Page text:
Remember the goal of pop music is to appeal to the general public, the widest amount of people possible. 

That’s why you don’t hear mainstream pop get too weird or nerdy with theory, unless they get weird but keep it subtle. 

What do chord extensions do?

Chord extensions can have several functions. Since they add more notes to basic chords, they can define a chord and make it more specific, they can also add more layers of sound which can make the chord sound bigger and more harmonically interesting. This can be used to build tension in a song, provide an added layer of emotion or mood, or make a chord progression flow better and become more interesting. 

Types of chord extensions

There’s 3 types of chord extensions you can add to a triad. These are the 9th, 11th and 13th. All of them correspond to notes within the scale but an octave up, so 9th is the same as a 2nd, 11th is the same as a 4th and 13th is the same as a 6th. A chord is considered to be an extended chord when there are notes added beyond the triad and 7th note. 

Notes such as the 8ths, 10ths, and 12ths are not considered chord extensions since they are the same notes of the triad but an octave up (8th = root, 10th = 3rd, 12th = 5th), so they do not add any new harmonic content. 

How to play chord extensions

If you wish to play chord extensions you will need to build a basic triad chord with or without a seventh and add to it a 9th, 11th, or 13th note from the major scale.   

Let’s look at an example using a Cmaj9.

Notes of C Major scale

C, D, E, F, G, A, B

Notes of Cmaj7 chord

C, E, G, B

Root, 3rd, 5th, 7th

Notes of Cmaj9 (the 7th is included automatically because it doesn’t say “add”)

C, E, G, B, D (an octave up)

Root, 3rd, 5th, 7th and 9th

***Remember chords with extensions like 9, 11, and 13 always have the 7th unless it says “add” in the chord name, in which case, it’s a triad with the extension added***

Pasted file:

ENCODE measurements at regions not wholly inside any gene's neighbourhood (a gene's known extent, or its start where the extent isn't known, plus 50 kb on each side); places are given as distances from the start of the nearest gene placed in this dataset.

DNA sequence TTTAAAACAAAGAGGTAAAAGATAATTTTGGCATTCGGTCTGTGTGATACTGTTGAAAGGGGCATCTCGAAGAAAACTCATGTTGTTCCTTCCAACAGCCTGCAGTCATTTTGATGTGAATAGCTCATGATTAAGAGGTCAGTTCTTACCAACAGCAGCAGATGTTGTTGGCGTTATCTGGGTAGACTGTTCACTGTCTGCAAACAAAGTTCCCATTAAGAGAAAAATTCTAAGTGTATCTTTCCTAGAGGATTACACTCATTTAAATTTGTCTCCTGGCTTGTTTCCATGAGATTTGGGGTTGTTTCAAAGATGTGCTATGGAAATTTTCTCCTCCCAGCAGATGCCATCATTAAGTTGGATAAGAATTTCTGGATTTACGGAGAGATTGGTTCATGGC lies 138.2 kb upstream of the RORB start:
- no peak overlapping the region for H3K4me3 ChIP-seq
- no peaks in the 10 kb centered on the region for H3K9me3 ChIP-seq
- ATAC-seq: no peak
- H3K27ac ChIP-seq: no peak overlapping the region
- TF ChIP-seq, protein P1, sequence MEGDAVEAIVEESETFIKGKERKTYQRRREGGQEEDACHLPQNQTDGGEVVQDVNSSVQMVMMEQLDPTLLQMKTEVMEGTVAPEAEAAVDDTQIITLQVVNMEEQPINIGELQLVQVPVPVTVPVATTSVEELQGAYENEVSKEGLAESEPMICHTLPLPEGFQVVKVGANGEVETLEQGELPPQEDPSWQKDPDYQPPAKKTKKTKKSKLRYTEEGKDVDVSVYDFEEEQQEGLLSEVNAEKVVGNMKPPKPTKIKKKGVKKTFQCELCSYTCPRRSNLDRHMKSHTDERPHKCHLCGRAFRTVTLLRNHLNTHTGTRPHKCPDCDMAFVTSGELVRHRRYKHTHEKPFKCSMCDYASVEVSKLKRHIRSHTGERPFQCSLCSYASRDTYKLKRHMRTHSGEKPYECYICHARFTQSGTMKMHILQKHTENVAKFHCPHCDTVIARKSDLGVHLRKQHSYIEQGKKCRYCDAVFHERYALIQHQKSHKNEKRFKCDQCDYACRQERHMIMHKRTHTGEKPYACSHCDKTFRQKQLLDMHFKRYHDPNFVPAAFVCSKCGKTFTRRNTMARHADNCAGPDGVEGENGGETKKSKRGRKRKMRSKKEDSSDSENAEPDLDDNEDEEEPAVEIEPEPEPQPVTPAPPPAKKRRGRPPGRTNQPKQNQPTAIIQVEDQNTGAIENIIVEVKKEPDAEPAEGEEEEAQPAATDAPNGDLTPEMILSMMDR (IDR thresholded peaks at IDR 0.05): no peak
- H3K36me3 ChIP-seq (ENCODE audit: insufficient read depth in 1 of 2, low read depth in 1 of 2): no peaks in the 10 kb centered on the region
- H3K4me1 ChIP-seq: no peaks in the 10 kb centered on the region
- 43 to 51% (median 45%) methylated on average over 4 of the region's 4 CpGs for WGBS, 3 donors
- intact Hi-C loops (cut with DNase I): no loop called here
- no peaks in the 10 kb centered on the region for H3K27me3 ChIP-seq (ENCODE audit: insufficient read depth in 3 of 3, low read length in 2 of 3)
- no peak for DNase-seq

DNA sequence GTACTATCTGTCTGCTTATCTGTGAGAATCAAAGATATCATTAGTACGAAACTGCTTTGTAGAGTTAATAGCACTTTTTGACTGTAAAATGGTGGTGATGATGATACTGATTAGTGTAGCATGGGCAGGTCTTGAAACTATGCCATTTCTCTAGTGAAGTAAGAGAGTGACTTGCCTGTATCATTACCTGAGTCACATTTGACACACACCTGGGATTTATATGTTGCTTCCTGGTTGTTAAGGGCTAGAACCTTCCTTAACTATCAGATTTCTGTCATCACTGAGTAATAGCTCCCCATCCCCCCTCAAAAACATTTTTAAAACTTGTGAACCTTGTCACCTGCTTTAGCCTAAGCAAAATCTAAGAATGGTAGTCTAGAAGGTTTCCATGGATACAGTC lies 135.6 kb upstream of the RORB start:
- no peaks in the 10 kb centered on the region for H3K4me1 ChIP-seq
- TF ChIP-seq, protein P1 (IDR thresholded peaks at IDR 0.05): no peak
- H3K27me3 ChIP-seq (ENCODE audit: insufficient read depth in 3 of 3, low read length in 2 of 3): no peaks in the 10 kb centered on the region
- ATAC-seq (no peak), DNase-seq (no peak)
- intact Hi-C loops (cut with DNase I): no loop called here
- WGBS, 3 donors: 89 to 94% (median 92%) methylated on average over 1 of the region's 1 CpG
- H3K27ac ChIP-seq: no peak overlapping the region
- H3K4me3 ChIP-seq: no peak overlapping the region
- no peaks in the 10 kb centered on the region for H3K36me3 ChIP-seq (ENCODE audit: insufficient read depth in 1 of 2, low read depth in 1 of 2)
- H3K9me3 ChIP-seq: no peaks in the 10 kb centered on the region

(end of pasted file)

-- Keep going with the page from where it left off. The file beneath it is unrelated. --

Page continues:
Let’s say we wanted to do a Cmin9.

Notes of C Minor scale

C, D, Eb, F, G, Ab, Bb

Notes of Cmin7 chord

C, Eb, G, Bb

Root, flat 3rd, 5th, flat 7th

Notes of Cmin9 (the 7th is included automatically because it doesn’t say “add”)

C, Eb, G, Bb, D (an octave up)

Root, flat 3rd, 5th, flat 7th and 9th

How to play chord extensions on guitar

Major and Minor Triad Chords with Added 9 or 11


C add9 (open chord)
C add9 movable 5th string root
C add9 movable 6th string root

Cmin add9

Cmin add9 (open chord)
Cmin add9 movable 5th string root
Cmin add9 movable 6th string root


C add11 (open chord)
C add11 movable 5th string root
C add11 moveable 6th string root

Cmin add11

Cmin add11 (open chord)
Cmin add11 movable 5th string root
Cmin add 11 movable 6th string root

Major and Minor Triad + 7th Chords with 9, 11, or 13


Cmaj9 5th string root
Cmaj9 6th string root


Cmin9 5th string root
Cmin9 6th string root


Cmaj11 5th string root
Cmaj11 6th string root


Cmin11 5th string root
Cmin11 6th string root


Cmaj13 5th string root
Cmaj13 6th string root


Cmin13 5th string root
Cmin13 6th string root

Wrapping it up

Chord extensions are a really powerful tool for making your chords and chord progressions more interesting. As you read earlier, you can use chord extensions on one instrument or spread them across different instruments playing at the same time. They will also add more interesting moods to your chords.

Keep in mind that the more extensions you use, the more defined the chord becomes, which means you may not be able to switch scales on top of it in your melodies without conflicting with the other notes. 

In contrast if you have a more ambiguous basic chord like just major or minor, your melodies can change around through different major and minor modes and scales with less chances of conflicting notes, because triads have less notes and are less specific.